First line of Constitutional defense


By Frank Lewis - [email protected]



You have most likely at one time or another looked at a defendant in a criminal case and wondered what kind of person would defend them in court. Portsmouth Attorney Gene Meadows is the guy who defends that guy.

“A defense lawyer is the first line of defense for the Constitution,” Meadows told The Daily Times. “The Constitution of the United States guarantees rights, there’s a whole list of them. If you don’t have that criminal defense lawyer sitting there looking over the case, saying, ‘Hey Mr. prosecutor, this violates the Constitution,’ then you would have a police officer walking in every door because they can and there would be nothing to stop them.”

Meadows is familiar with major crime cases up to and including capital murder. In fact, there is a specific qualification required to be court-appointed to such cases.

“Any attorney can be hired to handle those cases,” Meadows said. “The difference is – court-appointed. If you’re court-appointed, you have to have specific training and be approved by the Supreme Court under what’s called Rule 20 of the Rules of Court, and that lays out the guidelines that you have to have to be certified to practice in death penalty cases.”

Capital cases require two attorney’s – the lead attorney and co-counsel.

“The lead attorney has to have more qualifications than the co-counsel does,” Meadows said.

Meadows said the hourly rate paid by the county to the court-appointed attorney does not go up in a capital case.

“However, the amount of hours that you put into the case will change,” Meadows said. “You then have to look for your mitigation experts, so you’ve got more experts and, of course, you have an investigator, so the amount spent on the case.”

He said the typical felony trial requires approximately 100 hours of preparation time. The more serious level felonies take between 100 and 150 hours. When you step up to murder cases, the time spent expands between 125 and 175 hours. That number jumps to around 150-200 hours for an aggravated murder. Capital murder can get into 250 hours and up.

Meadows was certified to co-counsel capital cases in the 90s. He spent some timeout of criminal law, then got his certification again in 2010. He said there is no test involved.

“You have to take the specific seminar for capital cases, which is 12 hours,” Meadows said. “You have to have that every two years. There’s plenty of opportunity to take it. You have to have so many years as an attorney, then you have to have so much trial experience to obtain those certifications from the Supreme Court.”

There are certain specifications that must be met in order to bring the death penalty into an aggravated murder case.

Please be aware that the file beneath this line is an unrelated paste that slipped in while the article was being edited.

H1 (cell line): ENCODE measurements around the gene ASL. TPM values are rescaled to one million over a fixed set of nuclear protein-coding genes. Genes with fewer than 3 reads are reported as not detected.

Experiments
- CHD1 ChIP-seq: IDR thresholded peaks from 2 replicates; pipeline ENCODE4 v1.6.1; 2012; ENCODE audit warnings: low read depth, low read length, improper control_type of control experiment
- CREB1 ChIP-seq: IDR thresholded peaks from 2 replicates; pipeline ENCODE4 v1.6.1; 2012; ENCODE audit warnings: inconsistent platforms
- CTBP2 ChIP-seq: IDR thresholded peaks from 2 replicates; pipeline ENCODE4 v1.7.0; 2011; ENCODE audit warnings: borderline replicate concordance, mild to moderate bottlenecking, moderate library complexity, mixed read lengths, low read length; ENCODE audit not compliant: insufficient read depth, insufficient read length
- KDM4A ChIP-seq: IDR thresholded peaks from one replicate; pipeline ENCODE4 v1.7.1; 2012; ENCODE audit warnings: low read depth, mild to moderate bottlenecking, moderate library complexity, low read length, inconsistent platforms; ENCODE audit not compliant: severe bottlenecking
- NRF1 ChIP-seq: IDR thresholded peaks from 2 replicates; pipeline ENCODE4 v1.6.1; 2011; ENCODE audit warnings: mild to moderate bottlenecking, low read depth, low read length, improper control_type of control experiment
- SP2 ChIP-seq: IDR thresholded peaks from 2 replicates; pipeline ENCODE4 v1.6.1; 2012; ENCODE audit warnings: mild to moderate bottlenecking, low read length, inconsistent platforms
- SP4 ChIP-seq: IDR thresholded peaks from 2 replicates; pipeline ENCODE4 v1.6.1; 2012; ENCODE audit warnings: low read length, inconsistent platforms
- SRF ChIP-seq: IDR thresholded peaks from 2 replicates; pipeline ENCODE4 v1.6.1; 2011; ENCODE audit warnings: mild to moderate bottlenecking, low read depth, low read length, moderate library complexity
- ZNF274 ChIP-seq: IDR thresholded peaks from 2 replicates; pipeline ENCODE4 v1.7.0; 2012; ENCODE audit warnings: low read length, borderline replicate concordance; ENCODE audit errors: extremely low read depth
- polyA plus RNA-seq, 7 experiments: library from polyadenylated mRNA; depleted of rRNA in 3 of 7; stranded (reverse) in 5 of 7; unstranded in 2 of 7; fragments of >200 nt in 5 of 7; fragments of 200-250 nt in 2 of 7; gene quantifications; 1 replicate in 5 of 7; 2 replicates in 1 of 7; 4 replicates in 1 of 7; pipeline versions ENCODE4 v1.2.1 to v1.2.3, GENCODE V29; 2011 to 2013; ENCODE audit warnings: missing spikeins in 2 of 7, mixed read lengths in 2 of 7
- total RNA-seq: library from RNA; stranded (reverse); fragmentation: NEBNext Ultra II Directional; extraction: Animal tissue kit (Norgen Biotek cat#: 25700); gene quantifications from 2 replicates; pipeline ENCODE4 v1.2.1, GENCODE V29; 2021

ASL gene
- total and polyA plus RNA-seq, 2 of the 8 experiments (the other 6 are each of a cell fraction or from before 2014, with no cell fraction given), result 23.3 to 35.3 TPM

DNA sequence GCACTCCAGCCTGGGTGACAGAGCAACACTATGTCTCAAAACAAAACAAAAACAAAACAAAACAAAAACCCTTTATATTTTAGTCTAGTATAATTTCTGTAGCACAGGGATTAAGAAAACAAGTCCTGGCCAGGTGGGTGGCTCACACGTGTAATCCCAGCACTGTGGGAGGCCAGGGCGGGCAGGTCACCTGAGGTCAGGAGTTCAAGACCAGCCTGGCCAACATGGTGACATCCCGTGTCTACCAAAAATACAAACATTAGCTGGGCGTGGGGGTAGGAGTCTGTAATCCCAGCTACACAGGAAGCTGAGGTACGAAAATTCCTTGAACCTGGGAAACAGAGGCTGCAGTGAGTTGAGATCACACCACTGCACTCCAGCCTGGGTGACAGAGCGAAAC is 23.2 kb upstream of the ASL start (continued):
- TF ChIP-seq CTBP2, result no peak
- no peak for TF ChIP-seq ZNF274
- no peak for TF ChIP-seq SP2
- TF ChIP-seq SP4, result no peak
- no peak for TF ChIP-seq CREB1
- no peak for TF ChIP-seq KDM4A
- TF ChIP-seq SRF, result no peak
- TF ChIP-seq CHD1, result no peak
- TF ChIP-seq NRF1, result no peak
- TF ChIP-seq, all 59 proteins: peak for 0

“Breaking into someone’s home, committing a murder while you’re burglarizing their home. The same thing, when you’re robbing a store and commit a murder, kidnapping, rape, something to add to just a murder charge,” Meadows said. There are provisions in there that allow multiple murders to be elevated to a capital case.”

A memo came out on July 22, 2016, from the Public Defenders Commission of Ohio which mandates the Commission establish rules for the conduct of county public defender offices and appointed counsel systems, including standards of indigence, standards for the qualifications, training, and size of the legal and supporting staff, facilities, and other requirements needed to maintain and operate a public defender office; minimum caseload standards; and minimum qualifications of appointed counsel.

“If a person is indigent and they are appointed counsel, the judge can appoint anybody he wants to, but the state is looking out to be more specific on who is eligible for reimbursement,” Meadows said. “That’s based on the attorney’s qualifications. To do appeals, you have to have so much experience in appelate work and you have to have so much training. You have to have six hours of continuing training to do appeals and for the county to be reimbursed on it.”

Meadows said attorney’s have to have experience with jury trials in order to be appointed and for the state to reimburse the county.

‘The state reimburses the county’s portion of what’s paid on indigent defense,” Meadows said. “That is what the state is trying to get under control.”

In “The Role of the defense attorney: Not Just an Advocate,” Roberta K. Flowers said – “A lawyer, as a member of the legal profession, is a representative of clients, an officer of the legal system and a public citizen having special responsibility for the quality of justice.”

Meadows takes that definition seriously and loves his job. His alarm goes off at 5:30 a.m. and he hits the floor running because he knows there is something different and special about every case which is why he can’t wait to get to court.

“A defense lawyer is vital to the United States Constitution,” Meadows said. “Everybody is guaranteed a defense. They’re guaranteed competent legal representation. I believe in that principle. I believe in that Constitution and that’s my part to help this country grow and move forward for the Constitution to be protected by protecting the rights of that one individual who is charged with a crime. No matter how serious the crime is, he’s entitled to a defense and he’s entitled to competent representation.”

http://portsmouth-dailytimes.com/wp-content/uploads/2016/07/web1_MeadowsGene.jpg

By Frank Lewis

[email protected]

Reach Frank Lewis at 740-353-3101, ext. 1928, or on Twitter @franklewis.

Reach Frank Lewis at 740-353-3101, ext. 1928, or on Twitter @franklewis.

comments powered by Disqus